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Addictive vs. Healthy Relationships

Addictive vs. Healthy RelationshipsNavigating relationships — both platonic and romantic — often can be a complicated and multi-layered task.

Even the act of defining what is normal and healthy in relationships can be daunting.

Many healthy relationships have some addictive qualities to them, and extreme intensity relationship themes often are present in the media. That which makes for great art often can result in interpersonal disasters in daily life.

But what differentiates a healthy relationship from an addictive one?

Some qualities of addictive relationships are:

  • Feeling consumed by the relationship
  • Difficulty setting and maintaining boundaries
  • Fearing abandonment when routinely separated
  • Needing others to feel complete
  • Playing power games

For example, someone who struggles with boundary issues might have trouble saying “yes” when they mean “no,” or may not recognize when their boundaries have been violated.

Often unhealthy or addictive relationships contain recurrent negative feelings such as emptiness; excitement; swings from highs to lows; depression; and anxiety. Often there are undercurrents of fear and elements of high drama that prohibit the expression of true intimacy.

In healthy relationships, on the other hand, partners can allow for individuality; invite change and growth; experience both healthy togetherness and separation; feel the freedom to express needs and wants openly; and avoid attempts to control each other or others.

While we may start out with the best intentions in a relationship, unhealthy ways of being in relationship with others can surface due to unexplored issues from the past in one’s family of origin. Dynamics that were painful in childhood and have not been dealt with can create unconscious negative patterns that affect one’s adult relationships. While exploring one’s past can sometimes be painful, it can be an extremely important toward step toward creating more positive relationships.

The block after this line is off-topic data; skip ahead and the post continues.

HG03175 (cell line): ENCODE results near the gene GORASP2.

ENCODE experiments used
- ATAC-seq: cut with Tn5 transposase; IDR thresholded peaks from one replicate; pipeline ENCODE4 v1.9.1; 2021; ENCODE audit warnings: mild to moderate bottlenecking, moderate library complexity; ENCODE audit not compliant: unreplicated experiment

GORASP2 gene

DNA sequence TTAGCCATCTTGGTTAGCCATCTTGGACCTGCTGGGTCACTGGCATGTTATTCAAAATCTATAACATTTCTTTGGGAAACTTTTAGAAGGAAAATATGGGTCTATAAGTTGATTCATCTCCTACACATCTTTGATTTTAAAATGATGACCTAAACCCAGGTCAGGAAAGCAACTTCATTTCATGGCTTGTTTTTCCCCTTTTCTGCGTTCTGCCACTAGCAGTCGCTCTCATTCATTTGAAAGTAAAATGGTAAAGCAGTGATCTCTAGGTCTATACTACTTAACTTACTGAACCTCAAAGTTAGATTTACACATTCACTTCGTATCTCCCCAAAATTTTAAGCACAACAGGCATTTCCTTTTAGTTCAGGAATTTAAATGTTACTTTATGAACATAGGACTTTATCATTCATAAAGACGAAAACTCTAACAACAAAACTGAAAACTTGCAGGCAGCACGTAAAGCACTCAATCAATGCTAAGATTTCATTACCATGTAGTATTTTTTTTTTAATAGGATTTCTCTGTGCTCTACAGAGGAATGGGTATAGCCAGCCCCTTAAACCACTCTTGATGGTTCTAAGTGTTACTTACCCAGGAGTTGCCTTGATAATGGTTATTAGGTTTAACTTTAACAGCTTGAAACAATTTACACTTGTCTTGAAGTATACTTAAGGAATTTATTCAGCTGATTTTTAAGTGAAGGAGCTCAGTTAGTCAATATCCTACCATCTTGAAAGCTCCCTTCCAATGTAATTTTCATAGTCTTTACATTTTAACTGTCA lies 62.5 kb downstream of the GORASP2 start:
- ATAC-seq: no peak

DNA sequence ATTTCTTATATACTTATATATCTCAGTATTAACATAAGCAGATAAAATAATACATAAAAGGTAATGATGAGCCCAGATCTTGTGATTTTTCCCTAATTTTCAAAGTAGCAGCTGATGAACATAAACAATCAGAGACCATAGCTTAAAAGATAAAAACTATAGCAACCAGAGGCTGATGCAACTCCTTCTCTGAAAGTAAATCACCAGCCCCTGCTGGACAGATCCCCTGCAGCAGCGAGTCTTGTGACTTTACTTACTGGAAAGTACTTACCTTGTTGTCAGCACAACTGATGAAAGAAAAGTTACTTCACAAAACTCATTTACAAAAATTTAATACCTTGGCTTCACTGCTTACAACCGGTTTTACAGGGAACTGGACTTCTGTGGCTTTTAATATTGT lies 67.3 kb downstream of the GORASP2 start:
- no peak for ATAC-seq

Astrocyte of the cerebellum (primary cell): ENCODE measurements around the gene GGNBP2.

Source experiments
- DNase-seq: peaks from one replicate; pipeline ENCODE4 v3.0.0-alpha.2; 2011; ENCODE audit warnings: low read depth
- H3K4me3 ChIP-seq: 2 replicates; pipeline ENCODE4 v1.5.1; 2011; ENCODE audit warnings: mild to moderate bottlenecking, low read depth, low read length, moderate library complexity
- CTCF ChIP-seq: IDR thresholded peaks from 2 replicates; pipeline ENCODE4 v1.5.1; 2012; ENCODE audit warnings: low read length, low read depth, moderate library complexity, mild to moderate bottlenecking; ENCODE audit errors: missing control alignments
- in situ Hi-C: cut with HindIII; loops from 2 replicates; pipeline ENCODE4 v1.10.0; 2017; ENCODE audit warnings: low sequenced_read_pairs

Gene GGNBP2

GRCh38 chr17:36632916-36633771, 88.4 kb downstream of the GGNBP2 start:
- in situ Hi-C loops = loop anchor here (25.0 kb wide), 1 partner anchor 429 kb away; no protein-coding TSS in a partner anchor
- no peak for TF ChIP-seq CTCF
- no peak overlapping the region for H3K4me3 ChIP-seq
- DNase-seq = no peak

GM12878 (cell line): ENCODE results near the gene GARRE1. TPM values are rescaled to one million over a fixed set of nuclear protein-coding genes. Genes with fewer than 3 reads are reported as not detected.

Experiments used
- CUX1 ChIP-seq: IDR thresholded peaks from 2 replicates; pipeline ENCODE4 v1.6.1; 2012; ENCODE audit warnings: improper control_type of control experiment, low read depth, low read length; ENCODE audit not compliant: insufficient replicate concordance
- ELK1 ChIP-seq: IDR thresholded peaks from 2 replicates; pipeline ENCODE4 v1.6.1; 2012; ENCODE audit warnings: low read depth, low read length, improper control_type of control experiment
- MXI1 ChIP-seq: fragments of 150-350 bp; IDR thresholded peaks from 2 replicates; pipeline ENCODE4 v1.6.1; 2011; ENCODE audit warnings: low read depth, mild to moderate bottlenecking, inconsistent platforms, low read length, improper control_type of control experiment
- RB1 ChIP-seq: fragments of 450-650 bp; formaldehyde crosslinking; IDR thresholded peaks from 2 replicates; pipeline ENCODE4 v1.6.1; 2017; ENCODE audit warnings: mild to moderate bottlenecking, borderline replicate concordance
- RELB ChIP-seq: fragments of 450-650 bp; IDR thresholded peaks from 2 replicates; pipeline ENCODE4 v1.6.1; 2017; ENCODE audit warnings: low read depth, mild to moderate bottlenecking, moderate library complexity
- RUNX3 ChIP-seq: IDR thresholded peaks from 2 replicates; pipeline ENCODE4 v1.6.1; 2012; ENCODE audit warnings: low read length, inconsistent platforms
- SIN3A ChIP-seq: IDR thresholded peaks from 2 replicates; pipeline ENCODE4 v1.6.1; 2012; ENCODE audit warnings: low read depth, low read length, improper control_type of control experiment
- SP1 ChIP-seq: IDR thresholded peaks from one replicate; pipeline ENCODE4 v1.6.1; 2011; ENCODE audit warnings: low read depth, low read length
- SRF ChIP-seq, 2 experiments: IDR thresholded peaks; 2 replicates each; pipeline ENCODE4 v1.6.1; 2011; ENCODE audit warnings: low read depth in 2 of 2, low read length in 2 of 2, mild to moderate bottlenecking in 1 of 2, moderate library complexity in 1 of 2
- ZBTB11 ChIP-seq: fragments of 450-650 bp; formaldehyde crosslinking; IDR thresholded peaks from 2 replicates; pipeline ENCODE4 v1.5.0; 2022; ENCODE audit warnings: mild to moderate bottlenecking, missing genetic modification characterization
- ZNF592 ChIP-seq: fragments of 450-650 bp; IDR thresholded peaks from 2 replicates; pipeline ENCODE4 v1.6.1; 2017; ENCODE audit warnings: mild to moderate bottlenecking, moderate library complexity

True intimacy exists in relationships where love is not dependent nor obsessive, but is characterized by interdependence, and an ability to cope with life’s problems both separately and together. Intimacy requires the ability to trust and take risks in an atmosphere where individuals are free to be themselves. Additionally, mature love requires individuals to be willing to accept each other’s imperfections, and to create boundaries up to and including leaving the relationship if those boundaries are not respected.

The freedom to say “no” when you mean “no” and to accept a “no” answer when you want to hear “yes” is one of the hallmarks of a mature relationship. Additionally, living in reality rather than fantasy, and accepting our chosen partner for who he or she is, rather than who we would like him or her to be is very important. Sharing both differences and similarities, partners learn to meet and tolerate each other’s unique characteristics.

Addictive vs. Healthy Relationships

Alexandra Katehakis, Ph.D., MFT, CST, CSAT

Alexandra Katehakis, PhD, MFT, CST, CSAT is the founder and Clinical Director of Center for Healthy Sex in Los Angeles, where she and her staff successfully treat a full spectrum of sexual disorders, ranging from issues of sexual desire and dysfunction to the treatment of sexual addiction. She is the author of Erotic Intelligence: Igniting Hot, Healthy Sex While in Recovery from Sex Addiction and co-author of Making Advances: A Comprehensive Guide for Treating Female Sex and Love Addicts. Her free Daily Meditations on healthy sex and love are open to the public. Since 2006, Ms. Katehakis has studied affective neuroscience with Allan N. Schore, incorporating regulation theory into her treatment of sexual addiction. Alex is the 2012 recipient of the Carnes Award, a prestigious acknowledgement for her contributions to the field of sex addiction.

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APA Reference
Katehakis, A. (2018). Addictive vs. Healthy Relationships. Psych Central. Retrieved on October 28, 2020, from
Scientifically Reviewed
Last updated: 8 Jul 2018 (Originally: 19 Aug 2013)
Last reviewed: By a member of our scientific advisory board on 8 Jul 2018
Published on Psych All rights reserved.